This animal, despite not even having reached adulthood, clearly got into at least one big dustup and I would imagine, probably several, to have got so many hits to the head. Although there are a number of theropods showing injuries to the head that are interpreted as coming from other conspecifics, this is more extensive and serious than I’ve seen before. As to assigning it to a conspecific, this is tricky as there are other large tyrannosaurs in the formation (Gorgosaurus) and though these animals might well have come into conflict with one another, one can expect that conspecifics would likely come into contact more often (competition for similar niches, living in more similar habitats or direct interactions from being in groups perhaps). Thus it’s reasonable to infer this was a more likely source of such injuries.
Even so, the post-mortem damage is perhaps more interesting still. There’s one series of score marks along the inside and rear of the right dentary that well match similar bite marks from large theropods. A piece of bone has also broken off between two alveoli and been jammed down in between them and the score marks are coincident with some damage to other parts of the posterior mandible, so it looks a lot like there was a big bite here that took apart the back of the jaw. Given the position of this and the lack of healing, it’s reasonable to infer this as being post-mortem, but things get more interesting when you look at the taphonomy.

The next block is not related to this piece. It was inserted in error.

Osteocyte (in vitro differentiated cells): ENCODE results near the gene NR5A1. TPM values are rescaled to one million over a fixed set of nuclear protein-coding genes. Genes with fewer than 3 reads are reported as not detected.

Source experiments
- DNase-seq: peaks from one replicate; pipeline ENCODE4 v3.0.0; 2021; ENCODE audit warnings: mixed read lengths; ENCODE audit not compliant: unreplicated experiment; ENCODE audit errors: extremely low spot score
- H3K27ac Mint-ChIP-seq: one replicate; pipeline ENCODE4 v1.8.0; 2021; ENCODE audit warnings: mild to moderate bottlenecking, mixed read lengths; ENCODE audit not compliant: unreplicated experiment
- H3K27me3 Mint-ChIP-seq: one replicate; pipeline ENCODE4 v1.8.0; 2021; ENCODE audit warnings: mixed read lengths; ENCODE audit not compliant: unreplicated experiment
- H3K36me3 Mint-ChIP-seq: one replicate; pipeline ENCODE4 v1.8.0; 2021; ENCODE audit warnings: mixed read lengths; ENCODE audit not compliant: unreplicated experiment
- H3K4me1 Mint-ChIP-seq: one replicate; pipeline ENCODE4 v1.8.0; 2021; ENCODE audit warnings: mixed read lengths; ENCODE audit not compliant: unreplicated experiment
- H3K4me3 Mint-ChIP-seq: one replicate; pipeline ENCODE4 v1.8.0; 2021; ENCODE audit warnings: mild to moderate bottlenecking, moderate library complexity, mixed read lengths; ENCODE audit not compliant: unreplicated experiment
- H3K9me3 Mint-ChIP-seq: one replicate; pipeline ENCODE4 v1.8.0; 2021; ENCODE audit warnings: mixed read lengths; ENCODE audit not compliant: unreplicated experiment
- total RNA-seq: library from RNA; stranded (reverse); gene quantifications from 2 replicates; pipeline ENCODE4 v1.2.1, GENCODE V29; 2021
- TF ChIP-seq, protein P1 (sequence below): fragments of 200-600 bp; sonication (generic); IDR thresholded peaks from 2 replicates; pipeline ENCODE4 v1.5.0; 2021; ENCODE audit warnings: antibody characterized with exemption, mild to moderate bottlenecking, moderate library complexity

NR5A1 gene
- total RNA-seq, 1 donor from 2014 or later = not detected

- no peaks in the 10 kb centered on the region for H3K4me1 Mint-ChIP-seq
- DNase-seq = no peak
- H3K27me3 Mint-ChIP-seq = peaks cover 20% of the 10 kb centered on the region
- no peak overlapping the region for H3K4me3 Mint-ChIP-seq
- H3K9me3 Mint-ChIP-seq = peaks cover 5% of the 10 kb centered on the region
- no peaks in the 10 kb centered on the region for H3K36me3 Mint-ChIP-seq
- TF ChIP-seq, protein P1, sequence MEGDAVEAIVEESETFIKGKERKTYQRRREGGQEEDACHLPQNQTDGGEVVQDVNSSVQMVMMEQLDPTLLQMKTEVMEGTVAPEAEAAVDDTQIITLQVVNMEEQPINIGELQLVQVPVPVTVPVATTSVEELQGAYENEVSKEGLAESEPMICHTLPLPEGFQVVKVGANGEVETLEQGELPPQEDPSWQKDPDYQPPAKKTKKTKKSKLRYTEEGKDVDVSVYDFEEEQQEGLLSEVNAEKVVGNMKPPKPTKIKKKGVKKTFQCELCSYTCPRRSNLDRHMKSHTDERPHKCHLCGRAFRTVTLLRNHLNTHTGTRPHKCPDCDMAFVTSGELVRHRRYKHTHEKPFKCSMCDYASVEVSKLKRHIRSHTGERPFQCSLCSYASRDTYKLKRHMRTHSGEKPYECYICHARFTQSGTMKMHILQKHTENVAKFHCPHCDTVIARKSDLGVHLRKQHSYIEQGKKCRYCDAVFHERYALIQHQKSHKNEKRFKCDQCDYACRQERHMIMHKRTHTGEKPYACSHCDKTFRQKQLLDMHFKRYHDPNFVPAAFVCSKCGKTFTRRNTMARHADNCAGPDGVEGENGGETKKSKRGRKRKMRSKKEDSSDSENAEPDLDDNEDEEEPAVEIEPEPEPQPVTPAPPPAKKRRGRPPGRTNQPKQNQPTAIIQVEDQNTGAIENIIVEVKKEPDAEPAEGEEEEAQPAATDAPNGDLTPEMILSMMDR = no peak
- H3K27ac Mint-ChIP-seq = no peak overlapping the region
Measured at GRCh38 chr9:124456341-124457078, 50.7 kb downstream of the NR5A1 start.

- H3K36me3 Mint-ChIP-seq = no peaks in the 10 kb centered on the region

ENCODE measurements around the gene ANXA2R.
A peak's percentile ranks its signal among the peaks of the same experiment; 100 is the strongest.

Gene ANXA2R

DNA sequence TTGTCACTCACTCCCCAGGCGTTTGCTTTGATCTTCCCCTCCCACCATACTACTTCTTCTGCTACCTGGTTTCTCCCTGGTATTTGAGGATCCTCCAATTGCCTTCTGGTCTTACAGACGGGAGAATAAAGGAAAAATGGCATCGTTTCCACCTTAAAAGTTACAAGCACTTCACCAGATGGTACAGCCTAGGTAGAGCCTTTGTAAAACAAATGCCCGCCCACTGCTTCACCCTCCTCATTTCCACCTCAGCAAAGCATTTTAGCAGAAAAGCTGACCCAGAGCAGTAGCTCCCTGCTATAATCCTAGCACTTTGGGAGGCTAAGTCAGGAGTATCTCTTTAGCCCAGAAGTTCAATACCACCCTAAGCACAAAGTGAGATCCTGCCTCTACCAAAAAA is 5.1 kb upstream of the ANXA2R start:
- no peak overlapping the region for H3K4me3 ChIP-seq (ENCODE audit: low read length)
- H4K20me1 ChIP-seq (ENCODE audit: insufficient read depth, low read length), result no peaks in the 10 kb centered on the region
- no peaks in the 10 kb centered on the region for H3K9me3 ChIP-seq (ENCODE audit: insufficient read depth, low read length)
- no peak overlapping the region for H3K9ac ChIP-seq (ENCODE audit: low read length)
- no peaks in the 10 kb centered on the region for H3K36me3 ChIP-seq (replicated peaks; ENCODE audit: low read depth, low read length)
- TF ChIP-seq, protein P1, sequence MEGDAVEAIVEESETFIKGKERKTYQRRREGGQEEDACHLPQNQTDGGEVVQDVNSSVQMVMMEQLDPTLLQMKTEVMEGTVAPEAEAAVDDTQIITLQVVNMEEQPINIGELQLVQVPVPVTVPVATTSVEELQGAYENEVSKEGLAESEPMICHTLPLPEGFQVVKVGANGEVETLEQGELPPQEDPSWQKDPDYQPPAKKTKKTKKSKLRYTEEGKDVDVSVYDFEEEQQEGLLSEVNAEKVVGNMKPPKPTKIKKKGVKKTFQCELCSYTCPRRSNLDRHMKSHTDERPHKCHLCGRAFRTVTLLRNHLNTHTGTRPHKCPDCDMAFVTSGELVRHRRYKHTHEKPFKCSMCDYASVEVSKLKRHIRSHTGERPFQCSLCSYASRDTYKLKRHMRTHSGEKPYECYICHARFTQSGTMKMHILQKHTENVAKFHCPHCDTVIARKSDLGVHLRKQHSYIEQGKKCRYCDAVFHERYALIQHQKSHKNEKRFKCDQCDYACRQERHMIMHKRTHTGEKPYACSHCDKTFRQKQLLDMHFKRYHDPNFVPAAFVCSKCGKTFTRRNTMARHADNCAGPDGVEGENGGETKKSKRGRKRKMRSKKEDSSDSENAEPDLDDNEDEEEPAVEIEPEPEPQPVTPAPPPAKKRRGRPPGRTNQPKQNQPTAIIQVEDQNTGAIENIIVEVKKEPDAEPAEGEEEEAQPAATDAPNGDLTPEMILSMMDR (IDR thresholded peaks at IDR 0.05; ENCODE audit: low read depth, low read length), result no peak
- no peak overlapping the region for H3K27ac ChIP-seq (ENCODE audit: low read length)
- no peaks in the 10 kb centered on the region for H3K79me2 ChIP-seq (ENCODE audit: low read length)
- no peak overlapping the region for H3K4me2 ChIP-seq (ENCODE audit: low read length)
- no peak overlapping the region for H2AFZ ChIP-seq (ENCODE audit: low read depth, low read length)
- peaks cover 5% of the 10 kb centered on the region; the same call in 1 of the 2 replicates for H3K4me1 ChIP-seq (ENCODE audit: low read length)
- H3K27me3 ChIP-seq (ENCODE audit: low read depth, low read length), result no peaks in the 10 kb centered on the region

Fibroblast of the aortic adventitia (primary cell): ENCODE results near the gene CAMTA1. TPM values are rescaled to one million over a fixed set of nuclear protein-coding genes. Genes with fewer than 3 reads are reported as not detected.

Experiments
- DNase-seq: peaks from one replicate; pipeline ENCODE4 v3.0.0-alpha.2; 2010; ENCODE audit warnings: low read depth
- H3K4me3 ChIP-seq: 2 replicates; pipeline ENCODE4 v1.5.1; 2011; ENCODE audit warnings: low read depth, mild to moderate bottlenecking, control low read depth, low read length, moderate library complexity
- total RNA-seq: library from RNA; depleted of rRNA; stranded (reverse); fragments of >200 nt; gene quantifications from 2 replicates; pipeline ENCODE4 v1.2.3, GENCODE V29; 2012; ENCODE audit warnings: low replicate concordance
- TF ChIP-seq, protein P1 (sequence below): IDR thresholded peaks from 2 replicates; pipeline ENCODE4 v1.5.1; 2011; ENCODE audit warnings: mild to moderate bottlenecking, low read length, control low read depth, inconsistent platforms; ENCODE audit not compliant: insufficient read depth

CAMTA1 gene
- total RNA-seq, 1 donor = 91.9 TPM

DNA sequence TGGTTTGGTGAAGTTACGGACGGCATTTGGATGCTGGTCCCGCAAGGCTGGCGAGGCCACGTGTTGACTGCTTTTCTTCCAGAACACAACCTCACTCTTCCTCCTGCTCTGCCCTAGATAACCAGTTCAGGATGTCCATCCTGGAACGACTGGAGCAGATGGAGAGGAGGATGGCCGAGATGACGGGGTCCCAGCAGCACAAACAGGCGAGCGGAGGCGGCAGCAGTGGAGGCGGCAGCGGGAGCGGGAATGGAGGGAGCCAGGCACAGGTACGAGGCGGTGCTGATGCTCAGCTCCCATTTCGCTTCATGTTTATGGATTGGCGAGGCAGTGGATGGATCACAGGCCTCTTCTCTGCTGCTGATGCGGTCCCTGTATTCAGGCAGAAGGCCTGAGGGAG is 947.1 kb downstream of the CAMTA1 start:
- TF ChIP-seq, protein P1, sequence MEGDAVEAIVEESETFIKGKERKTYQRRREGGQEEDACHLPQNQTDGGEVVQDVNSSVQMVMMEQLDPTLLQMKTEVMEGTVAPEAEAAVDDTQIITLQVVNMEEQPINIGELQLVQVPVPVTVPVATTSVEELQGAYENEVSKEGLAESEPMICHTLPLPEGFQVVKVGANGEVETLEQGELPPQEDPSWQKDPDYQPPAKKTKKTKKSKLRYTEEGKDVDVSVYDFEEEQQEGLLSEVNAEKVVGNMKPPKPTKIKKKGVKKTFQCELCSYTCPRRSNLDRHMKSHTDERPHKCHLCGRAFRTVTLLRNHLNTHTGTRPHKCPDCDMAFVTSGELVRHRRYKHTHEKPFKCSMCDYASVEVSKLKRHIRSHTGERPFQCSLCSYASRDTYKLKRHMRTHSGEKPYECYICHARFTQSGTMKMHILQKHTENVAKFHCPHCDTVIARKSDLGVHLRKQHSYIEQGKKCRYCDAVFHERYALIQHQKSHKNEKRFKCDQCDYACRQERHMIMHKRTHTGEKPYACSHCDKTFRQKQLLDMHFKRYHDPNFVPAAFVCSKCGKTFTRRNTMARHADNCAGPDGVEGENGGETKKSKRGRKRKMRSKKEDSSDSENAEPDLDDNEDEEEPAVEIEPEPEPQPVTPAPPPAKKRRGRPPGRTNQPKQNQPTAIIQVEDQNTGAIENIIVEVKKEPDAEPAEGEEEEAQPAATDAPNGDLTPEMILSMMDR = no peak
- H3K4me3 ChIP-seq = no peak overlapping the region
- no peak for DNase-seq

When discovered, the dentary was more anterior than would be expected if the specimen had decayed in situ (the skull was lying with the palate uppermost). However, a number of dentary teeth (including those that must have come from the missing right dentary) were lying in the palate below where they should have been if the dentaries were in a natural position. Given the lack of evidence for fluvial action generally, this implies that the jaws were originally in place, decayed sufficiently to shed their teeth, and then the dentaries were moved. One has vanished and the other is in a more anterior position than if the specimen had simply decayed in situ (and the teeth have been dragged along somehow). It’s hard to imagine the tooth ligaments coming apart within hours of death, and the lack of bites to other parts of the specimen that would have been a more obvious target for feeding suggest this was probably scavenging.
This may or may not have been cannibalistic as it is not possible to tell apart Gorgosaurus from Daspletosaurus based on the bite marks alone. Still, it is very much a record of a scavenging interaction between two large tyrannosaurs and that is a nice addition to the available information on interactions between large theropods. Getting an idea of how these kinds of things worked in past environments really is a case of building up data from the rare occasions when such interactions are preserved, so while interesting in its own right, this really does help produce a more rounded picture of interactions between large carnivores both before and after their deaths.
Hone, D.W.E., & Tanke, D.H. 2015. Pre- and postmortem tyrannosaurid bite marks on the remains of Daspletosaurus (Tyrannosaurinae: Theropoda) from Dinosaur Provincial Park, Alberta, Canada. PeerJ, 3 e885.
Finally, while I’m talking about crowdfunding stuff, do check out David Orr’s appeal for his kids book on palaeontology. David designed the snazzy logo that I used for this project as modeled by myself and Darren above, so you can see how good his stuff is. Oh yes, and here’s an interview with myself and Darren Tanke on the new paper.